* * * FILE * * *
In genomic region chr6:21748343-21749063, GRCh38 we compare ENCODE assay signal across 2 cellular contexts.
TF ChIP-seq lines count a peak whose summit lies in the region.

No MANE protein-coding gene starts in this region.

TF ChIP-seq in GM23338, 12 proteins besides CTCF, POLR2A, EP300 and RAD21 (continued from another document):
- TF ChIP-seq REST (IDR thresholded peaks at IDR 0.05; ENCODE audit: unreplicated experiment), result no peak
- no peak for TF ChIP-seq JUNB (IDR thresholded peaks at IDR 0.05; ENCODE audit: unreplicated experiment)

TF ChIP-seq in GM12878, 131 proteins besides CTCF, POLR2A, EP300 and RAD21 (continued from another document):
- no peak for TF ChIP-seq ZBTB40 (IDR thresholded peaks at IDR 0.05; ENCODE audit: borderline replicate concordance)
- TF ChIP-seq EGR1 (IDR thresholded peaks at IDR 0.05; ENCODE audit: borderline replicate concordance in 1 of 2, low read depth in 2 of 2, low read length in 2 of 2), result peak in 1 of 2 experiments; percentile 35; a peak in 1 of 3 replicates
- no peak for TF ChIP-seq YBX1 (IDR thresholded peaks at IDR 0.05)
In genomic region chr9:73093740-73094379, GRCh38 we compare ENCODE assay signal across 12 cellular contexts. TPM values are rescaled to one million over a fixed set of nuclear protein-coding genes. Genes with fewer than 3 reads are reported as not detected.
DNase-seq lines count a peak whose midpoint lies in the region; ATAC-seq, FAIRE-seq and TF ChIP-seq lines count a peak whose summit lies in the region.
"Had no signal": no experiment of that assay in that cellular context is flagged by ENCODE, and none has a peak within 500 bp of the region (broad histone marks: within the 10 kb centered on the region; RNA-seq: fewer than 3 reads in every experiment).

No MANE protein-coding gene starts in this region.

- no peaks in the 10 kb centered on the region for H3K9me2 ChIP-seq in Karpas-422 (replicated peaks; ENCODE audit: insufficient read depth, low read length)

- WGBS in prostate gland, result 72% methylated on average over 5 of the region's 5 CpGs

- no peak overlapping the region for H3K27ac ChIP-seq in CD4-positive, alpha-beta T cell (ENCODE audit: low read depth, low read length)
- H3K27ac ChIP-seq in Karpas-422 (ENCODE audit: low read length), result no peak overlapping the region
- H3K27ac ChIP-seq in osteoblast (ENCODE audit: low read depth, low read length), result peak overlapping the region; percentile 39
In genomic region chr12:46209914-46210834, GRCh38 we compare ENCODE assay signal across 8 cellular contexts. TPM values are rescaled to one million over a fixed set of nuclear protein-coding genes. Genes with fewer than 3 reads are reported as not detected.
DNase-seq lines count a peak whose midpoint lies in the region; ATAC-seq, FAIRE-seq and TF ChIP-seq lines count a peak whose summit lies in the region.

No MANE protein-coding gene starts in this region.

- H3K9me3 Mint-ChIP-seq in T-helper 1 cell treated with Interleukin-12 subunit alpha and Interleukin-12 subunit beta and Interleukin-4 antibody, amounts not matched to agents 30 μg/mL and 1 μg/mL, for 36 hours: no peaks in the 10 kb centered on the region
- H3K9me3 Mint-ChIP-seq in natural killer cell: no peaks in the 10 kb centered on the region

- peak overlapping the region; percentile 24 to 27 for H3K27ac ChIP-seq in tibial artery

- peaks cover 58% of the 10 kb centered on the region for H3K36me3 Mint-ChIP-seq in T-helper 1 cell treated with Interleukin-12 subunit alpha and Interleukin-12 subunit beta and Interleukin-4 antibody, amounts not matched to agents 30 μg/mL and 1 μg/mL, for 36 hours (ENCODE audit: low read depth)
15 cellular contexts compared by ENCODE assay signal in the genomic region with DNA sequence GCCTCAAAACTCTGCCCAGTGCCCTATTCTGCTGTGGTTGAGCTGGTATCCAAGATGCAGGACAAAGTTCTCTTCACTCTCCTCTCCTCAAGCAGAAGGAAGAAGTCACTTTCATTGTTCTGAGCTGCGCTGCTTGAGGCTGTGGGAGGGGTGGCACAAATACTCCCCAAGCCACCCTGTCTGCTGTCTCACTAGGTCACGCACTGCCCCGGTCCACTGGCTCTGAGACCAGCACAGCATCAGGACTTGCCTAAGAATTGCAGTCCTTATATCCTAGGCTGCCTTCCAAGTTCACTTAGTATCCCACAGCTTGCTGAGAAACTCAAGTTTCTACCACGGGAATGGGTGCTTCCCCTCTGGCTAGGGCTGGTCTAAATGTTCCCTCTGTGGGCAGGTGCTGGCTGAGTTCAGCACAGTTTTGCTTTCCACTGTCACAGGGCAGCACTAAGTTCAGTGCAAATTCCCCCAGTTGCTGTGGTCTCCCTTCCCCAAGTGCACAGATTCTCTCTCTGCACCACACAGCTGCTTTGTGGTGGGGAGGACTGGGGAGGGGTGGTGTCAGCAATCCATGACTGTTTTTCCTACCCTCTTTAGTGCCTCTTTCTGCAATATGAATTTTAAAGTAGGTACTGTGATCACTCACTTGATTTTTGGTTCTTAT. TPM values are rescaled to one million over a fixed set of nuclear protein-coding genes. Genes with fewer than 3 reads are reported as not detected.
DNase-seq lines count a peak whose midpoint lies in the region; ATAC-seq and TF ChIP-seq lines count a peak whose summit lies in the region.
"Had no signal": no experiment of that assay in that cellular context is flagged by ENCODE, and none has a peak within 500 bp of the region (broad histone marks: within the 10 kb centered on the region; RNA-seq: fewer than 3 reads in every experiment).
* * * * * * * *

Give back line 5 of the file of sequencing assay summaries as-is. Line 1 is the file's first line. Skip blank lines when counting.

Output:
- TF ChIP-seq REST (IDR thresholded peaks at IDR 0.05; ENCODE audit: unreplicated experiment), result no peak